Leadership with the Northwestern Health Unit approves of Ontario’s three-step reopening plan, but say they were hoping to see more of a regional approach for northwestern Ontario’s public health restrictions.

Ontario Premier Doug Ford and Deputy Premier and Health Minister Christine Elliott unveiled the three-phase provincial reopening plan on May 20, stressing the province won’t risk reopening things too soon or too quickly.

“I think the plan is reasonable,” said Medical Officer of Health with the Northwestern Health Unit, Dr. Kit Young Hoon, during her weekly conference with regional media members. “Opening up outdoor activities is definitely a good starting point.”

The reopening plan includes reopening certain outdoor amenities like golf and tennis as of Saturday, May 22, and up to 5 residents will be able to gather outdoors.

“We do know that there’s a reduced risk outside, and the risk is relatively low for activities like playing tennis and soccer and so on, because you’re outside and you’re able to maintain a physical distance,” adds Young Hoon. “It’s a good way to allow people to take a break from having to be inside all of the time.”

While she celebrated the reopening of outdoor areas, Young Hoon says a regional approach, with different health measures based on that specific catchment area’s COVID-19 case rates and hospitalizations, may have been a better choice for the province.

“Overall, the measures are a staggered approach and it makes sense. But in the end, the province has decided to go with a province-wide approach as opposed to a regional approach. It could lead to potential problems. I think a regional approach might be more relevant to some areas. I’m not sure why they chose that approach.”

The first phase of the plan would include 10-person outdoor gatherings, dining of four people per table outdoors, outdoor fitness classes with 10 people, the reopening of specific street-facing businesses in malls, retail limits at 15 percent capacity for non-essential businesses, speedways without spectators, outdoor horse riding, and the reopening of outdoor religious services, campsites, Ontario parks, pools, splash pads, fitness centres and zoos.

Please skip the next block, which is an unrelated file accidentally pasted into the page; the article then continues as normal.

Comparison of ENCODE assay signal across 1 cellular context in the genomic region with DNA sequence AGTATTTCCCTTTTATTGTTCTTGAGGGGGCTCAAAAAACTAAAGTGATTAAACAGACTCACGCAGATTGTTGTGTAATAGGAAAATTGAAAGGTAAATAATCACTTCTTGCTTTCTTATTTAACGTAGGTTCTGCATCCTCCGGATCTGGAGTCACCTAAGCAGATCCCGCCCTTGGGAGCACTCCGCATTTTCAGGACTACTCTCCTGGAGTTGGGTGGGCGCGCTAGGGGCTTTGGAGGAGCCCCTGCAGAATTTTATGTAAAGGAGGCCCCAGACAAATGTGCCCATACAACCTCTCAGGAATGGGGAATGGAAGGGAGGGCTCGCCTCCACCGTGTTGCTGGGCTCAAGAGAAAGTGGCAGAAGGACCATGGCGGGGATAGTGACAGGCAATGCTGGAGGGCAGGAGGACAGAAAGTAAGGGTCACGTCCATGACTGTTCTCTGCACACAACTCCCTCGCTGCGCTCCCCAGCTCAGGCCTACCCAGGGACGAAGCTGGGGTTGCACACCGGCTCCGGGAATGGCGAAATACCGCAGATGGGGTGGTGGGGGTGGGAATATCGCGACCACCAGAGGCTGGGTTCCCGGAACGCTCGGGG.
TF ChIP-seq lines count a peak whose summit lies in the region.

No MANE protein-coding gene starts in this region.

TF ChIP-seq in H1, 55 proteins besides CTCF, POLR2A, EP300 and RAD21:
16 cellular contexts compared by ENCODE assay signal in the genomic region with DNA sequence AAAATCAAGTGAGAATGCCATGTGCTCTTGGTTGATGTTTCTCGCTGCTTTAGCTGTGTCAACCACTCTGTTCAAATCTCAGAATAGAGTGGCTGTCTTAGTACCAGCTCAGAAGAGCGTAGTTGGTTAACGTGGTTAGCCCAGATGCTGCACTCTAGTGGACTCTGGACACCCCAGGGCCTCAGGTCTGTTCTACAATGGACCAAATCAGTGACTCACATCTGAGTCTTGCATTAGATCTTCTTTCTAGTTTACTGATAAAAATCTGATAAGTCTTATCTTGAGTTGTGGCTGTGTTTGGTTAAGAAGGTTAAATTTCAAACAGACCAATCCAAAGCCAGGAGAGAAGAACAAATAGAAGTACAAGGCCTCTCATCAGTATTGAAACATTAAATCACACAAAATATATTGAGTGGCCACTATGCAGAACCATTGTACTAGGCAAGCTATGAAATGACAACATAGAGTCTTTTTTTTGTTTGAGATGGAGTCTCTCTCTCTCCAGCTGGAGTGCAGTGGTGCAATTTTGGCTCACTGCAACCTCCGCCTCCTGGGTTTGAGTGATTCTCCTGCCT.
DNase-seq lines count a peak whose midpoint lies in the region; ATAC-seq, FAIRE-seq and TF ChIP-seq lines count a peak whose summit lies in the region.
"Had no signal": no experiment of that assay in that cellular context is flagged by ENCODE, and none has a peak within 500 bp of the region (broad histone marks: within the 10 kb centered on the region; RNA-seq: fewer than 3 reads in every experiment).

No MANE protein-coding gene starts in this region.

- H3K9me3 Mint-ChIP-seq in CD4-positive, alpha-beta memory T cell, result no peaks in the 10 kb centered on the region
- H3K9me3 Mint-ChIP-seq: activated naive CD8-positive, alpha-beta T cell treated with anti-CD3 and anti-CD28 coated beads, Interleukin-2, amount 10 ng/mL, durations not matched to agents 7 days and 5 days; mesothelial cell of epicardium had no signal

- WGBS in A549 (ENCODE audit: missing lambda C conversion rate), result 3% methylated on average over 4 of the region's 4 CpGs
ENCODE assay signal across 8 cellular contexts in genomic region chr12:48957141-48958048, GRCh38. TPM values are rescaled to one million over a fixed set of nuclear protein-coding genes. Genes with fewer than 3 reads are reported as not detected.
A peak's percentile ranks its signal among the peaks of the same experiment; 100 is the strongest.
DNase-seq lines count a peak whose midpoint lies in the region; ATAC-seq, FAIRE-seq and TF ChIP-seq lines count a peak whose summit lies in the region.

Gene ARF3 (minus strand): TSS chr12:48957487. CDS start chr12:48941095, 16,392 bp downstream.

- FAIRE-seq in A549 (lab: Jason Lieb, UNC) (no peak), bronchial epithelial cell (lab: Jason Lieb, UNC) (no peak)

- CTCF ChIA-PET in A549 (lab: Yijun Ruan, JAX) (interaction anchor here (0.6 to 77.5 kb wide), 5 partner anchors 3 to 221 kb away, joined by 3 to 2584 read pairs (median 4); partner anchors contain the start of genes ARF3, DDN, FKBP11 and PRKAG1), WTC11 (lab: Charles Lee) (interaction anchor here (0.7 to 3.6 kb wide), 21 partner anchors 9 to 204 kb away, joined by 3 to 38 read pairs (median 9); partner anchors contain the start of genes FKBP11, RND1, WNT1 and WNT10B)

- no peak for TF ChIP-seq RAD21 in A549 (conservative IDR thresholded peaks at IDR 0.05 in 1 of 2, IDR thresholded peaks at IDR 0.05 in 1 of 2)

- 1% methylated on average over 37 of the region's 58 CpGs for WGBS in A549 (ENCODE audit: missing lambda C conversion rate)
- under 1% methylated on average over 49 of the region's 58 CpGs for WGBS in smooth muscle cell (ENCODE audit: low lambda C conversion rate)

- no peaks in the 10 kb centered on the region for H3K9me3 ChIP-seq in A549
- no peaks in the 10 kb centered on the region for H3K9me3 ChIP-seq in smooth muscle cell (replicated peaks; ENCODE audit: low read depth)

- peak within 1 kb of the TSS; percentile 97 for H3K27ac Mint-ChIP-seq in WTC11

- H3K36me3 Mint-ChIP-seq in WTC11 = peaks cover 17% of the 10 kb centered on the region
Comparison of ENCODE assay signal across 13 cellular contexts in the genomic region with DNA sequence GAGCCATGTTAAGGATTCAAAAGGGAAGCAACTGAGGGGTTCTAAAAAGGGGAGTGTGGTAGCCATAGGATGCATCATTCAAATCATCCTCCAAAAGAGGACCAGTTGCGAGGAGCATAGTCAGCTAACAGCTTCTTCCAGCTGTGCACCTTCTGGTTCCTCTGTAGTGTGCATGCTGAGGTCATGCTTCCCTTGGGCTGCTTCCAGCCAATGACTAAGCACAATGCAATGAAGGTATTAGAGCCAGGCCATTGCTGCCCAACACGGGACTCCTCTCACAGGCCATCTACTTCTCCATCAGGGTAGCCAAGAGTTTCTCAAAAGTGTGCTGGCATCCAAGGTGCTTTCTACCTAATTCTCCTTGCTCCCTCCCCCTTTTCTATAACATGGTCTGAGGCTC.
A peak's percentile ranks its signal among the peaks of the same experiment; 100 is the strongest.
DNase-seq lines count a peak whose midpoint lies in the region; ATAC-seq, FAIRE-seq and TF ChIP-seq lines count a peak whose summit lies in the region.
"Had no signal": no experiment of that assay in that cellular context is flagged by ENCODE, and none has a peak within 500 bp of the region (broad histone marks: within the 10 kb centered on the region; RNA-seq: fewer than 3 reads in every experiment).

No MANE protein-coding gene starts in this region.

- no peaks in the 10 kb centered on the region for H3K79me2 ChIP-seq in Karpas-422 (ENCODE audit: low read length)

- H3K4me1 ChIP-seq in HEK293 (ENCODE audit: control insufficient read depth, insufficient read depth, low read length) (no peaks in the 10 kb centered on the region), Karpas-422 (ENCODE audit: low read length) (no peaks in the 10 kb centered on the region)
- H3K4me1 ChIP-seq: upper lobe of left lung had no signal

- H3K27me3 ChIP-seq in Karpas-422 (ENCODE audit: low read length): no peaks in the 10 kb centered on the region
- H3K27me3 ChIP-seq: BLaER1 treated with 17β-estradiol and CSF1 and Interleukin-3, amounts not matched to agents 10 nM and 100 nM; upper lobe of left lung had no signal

“One of the things that’s always been different for our region is retail settings,” notes Young Hoon. “They aren’t necessarily a high-risk situation because we don’t have the same type of retail settings that occur in southern Ontario.”

But despite what a regional approach may have looked like, Young Hoon says the reopening plan surrounds vaccination coverage rates across the province. In step one, Ontario is aiming to hit 60 percent of adults vaccinated with one dose of the vaccine, which is expected by the week of June 14.

“Much of the three-step roadmap to reopen the province is based on COVID-19 vaccine coverage rates,” adds Young Hoon. “I highly encourage everyone to get vaccinated for COVID-19. If anyone is hesitant to get the vaccine, I can assure you it is safe and effective, and by getting it you are helping yourself and your community.”

Ontario will remain in each step for at least three weeks, based on vaccine uptake and the province meeting key health indicators like daily case counts and the number of hospitalizations. Meaning the second step isn’t expected until the week of July 5.

Ontario's stay-at-home orders are set to expire as of June 2, although, the provincial emergency brake and its restrictions will remain in effect. The provincial border restrictions at the Ontario-Manitoba border and the Ontario-Quebec border are currently set to remain until June 2.